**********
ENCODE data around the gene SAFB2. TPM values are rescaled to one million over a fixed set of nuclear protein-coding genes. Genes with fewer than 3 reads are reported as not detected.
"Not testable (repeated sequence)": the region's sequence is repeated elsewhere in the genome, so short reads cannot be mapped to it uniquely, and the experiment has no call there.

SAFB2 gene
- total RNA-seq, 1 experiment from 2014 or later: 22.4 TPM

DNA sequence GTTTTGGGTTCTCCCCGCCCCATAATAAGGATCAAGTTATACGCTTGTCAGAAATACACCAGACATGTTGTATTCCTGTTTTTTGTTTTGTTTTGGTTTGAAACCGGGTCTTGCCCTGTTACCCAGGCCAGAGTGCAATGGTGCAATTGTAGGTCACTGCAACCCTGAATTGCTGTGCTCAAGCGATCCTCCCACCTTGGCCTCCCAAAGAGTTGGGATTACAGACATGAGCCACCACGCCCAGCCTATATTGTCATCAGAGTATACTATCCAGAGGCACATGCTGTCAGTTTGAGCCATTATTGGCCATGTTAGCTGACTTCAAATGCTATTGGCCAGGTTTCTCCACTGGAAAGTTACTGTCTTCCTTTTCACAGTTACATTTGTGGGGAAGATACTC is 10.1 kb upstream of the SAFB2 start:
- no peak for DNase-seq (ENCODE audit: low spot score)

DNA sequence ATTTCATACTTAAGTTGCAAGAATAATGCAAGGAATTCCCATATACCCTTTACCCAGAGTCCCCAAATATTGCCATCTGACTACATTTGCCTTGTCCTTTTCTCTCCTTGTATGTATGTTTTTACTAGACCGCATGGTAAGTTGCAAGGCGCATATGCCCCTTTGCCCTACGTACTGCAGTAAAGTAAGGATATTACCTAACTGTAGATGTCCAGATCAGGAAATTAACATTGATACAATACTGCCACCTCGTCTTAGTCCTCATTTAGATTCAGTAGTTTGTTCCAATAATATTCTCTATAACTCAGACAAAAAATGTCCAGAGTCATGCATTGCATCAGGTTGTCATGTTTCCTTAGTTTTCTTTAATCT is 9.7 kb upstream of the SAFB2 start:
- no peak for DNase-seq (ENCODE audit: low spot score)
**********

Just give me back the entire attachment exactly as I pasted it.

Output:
ENCODE data around the gene SAFB2. TPM values are rescaled to one million over a fixed set of nuclear protein-coding genes. Genes with fewer than 3 reads are reported as not detected.
"Not testable (repeated sequence)": the region's sequence is repeated elsewhere in the genome, so short reads cannot be mapped to it uniquely, and the experiment has no call there.

SAFB2 gene
- total RNA-seq, 1 experiment from 2014 or later: 22.4 TPM

DNA sequence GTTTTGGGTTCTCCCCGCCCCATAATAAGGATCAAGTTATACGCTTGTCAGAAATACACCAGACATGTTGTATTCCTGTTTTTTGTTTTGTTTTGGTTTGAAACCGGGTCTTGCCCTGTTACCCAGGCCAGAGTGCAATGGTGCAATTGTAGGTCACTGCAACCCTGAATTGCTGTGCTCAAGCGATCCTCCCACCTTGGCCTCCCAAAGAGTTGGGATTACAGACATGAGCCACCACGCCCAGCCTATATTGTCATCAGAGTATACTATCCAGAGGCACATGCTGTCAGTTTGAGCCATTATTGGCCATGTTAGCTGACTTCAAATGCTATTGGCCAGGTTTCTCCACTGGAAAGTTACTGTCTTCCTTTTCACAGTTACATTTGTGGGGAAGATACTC is 10.1 kb upstream of the SAFB2 start:
- no peak for DNase-seq (ENCODE audit: low spot score)

DNA sequence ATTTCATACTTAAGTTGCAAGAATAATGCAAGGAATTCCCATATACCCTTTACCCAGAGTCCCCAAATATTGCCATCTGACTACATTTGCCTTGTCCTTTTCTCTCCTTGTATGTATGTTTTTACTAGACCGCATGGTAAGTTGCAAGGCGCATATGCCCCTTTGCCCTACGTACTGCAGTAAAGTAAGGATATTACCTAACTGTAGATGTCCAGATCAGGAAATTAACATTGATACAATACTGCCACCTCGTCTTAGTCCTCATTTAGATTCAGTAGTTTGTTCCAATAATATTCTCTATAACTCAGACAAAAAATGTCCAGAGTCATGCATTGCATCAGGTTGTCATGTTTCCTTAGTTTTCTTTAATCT is 9.7 kb upstream of the SAFB2 start:
- no peak for DNase-seq (ENCODE audit: low spot score)